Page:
NSC Users’ Advisory Group holds first meeting
The National Space Council Users’ Advisory Group (UAG) held its first–ever meeting on Thursday, February 23, hearing from USSF Vice Chief of Space Operations Gen. David Thompson.
The UAG and its 30 members were announced in December by VP Kamala Harris. The group has a primary function “to ensure that the interests of industry and other non–Federal entities involved in space activities, including in particular commercial entities, are adequately represented in the National Space Council.”
“The UAG shall provide advice and recommendations to the Council on matters related to space policy and strategy, including Government policies, laws, regulations, treaties, international instruments, programs, and practices across the civil, commercial, and national security space sectors.”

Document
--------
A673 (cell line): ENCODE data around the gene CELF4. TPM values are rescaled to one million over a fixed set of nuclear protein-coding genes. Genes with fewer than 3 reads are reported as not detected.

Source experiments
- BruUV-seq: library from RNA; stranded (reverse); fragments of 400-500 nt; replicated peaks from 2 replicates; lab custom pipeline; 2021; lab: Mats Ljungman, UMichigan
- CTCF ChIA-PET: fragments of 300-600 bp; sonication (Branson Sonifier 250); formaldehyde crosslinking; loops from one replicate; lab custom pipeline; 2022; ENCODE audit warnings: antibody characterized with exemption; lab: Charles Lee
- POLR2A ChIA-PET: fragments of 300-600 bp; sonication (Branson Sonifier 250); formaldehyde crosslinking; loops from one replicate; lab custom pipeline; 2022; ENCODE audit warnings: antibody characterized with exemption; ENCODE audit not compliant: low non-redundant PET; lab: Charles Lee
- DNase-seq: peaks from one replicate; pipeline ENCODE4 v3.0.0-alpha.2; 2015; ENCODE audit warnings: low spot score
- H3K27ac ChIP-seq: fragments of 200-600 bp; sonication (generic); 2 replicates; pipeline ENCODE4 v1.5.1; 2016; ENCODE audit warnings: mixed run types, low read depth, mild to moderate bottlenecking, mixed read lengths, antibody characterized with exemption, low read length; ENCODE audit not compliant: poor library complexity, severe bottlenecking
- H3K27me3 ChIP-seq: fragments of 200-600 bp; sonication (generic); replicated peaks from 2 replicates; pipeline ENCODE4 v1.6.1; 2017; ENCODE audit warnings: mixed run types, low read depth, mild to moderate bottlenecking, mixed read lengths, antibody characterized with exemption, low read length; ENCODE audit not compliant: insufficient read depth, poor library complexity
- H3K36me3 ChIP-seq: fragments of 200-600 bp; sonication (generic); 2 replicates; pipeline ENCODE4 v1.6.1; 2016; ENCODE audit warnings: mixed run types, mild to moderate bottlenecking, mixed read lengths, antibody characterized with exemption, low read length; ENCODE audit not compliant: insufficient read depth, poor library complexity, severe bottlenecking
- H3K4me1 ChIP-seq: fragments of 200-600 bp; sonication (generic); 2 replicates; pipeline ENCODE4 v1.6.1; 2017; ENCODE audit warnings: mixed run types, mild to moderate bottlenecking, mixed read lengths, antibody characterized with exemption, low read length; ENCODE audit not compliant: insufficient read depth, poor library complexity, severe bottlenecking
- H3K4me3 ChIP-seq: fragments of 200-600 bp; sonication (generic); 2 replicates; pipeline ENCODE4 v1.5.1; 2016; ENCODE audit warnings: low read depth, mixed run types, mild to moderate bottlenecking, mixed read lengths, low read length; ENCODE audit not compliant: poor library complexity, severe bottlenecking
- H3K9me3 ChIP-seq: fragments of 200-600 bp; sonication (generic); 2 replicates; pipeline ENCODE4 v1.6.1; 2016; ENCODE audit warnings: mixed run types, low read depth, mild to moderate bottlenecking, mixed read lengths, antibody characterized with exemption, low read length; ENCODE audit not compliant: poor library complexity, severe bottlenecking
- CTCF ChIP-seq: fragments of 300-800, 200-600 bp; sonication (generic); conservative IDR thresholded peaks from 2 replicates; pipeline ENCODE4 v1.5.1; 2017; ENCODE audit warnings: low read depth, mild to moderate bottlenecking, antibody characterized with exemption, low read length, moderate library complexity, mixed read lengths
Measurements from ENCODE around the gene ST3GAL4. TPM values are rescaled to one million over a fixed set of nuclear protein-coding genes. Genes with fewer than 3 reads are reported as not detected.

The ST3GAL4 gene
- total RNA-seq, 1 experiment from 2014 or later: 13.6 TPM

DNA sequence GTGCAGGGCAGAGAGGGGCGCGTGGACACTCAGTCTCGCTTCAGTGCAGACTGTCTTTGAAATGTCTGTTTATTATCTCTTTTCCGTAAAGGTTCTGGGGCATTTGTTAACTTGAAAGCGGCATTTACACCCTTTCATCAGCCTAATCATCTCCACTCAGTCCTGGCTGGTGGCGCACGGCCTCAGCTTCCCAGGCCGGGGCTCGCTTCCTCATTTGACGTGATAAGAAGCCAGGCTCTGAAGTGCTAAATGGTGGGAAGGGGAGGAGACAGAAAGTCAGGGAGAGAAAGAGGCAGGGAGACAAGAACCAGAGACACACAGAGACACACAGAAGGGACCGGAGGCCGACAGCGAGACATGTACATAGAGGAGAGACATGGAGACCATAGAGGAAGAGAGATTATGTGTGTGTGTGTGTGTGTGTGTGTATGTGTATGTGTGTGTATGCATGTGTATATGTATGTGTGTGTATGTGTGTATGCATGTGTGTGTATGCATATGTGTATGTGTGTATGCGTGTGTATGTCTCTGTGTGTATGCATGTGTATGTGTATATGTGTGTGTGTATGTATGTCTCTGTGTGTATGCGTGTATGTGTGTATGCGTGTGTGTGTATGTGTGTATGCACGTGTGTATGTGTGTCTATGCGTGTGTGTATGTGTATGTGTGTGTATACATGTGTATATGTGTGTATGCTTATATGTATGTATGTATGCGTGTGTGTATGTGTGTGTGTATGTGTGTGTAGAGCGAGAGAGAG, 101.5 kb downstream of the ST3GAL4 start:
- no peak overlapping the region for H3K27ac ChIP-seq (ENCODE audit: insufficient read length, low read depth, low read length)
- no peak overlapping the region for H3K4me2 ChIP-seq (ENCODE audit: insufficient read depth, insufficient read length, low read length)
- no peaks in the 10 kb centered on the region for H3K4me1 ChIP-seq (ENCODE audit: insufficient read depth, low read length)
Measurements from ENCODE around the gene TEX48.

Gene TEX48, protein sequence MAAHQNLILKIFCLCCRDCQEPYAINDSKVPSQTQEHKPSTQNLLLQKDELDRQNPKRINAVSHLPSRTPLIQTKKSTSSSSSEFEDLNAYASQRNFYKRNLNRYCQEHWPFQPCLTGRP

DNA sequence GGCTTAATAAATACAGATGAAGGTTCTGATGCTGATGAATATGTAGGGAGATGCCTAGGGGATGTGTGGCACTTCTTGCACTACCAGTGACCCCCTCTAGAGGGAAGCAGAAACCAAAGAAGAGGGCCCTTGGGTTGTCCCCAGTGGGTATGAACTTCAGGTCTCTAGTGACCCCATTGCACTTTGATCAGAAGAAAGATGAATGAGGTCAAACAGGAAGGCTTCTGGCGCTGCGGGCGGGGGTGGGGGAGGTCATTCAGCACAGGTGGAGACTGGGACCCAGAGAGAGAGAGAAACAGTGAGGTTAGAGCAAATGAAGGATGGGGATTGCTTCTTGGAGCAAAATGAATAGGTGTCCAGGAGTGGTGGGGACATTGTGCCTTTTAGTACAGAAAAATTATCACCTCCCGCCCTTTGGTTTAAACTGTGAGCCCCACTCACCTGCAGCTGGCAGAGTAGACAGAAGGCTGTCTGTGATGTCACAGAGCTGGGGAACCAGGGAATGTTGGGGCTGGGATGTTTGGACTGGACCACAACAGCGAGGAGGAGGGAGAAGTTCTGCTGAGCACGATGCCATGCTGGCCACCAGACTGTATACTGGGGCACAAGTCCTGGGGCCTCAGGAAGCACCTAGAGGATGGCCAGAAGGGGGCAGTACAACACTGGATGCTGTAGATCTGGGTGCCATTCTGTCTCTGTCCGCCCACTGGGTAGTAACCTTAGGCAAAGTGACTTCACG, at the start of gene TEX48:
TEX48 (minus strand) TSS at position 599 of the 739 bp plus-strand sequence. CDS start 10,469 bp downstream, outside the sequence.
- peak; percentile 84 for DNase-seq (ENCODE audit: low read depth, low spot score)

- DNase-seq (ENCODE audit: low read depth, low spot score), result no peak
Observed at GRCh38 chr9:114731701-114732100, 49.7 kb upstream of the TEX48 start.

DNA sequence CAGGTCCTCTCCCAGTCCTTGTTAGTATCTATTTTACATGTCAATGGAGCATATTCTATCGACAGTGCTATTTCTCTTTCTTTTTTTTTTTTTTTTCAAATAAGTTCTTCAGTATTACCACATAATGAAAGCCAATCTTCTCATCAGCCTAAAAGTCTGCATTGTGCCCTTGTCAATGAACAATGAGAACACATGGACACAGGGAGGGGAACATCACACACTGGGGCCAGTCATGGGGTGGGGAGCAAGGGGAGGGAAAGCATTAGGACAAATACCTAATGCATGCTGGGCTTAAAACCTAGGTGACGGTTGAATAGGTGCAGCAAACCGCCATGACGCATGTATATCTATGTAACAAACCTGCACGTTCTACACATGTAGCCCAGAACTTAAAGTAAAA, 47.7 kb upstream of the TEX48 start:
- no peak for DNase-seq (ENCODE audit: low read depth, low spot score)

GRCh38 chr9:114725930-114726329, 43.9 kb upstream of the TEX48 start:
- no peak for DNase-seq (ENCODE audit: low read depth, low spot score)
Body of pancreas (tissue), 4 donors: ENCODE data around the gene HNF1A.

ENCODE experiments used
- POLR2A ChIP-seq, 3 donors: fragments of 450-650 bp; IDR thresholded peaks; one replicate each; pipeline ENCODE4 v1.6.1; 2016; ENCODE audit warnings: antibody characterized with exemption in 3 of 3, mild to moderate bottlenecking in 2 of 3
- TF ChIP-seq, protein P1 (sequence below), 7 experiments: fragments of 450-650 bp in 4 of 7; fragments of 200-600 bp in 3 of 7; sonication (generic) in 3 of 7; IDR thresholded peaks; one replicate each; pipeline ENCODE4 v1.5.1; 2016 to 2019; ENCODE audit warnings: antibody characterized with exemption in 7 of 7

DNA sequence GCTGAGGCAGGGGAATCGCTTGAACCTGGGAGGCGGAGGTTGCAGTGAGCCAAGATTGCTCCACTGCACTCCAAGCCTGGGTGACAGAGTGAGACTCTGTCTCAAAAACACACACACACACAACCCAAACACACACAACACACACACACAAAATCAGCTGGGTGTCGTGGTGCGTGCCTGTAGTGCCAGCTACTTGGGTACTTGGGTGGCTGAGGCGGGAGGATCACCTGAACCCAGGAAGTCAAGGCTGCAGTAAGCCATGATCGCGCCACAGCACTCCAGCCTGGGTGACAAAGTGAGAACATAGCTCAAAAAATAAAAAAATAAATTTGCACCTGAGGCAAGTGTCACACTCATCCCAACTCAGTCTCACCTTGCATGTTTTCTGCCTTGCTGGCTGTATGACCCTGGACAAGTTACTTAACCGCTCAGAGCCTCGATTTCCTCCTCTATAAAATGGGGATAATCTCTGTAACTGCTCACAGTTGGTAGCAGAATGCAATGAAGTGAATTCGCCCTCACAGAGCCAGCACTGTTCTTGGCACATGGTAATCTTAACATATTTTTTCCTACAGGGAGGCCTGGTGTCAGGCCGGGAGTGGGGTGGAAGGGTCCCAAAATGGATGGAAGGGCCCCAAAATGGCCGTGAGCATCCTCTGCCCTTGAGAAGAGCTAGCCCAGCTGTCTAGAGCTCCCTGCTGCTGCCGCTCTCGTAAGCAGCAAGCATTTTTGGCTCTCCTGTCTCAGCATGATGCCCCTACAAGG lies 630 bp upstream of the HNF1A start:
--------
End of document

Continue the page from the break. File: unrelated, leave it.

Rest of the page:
To this end, Thompson spoke of the integration of commercial product into the USSF: “In the Space Force, we think about the use of the commercial sector in two ways. The first is the direct use of those commercial services to support our operations, our missions, and our activities, buying them as off–the–shelf services that we can use.”
Further, Thompson said that “The commercial sector is now also serving as an engine of innovation, and the technologies that they’re developing, the new and innovative operating concepts, the way they are thinking about space also spurs us on to think about [using] those technologies and operating concepts…”
USSF CSO Gen. Chance Saltzman and his staff have reportedly already agreed to meet with UAG members, but no formal arrangements have been made. Source: Breaking Defense.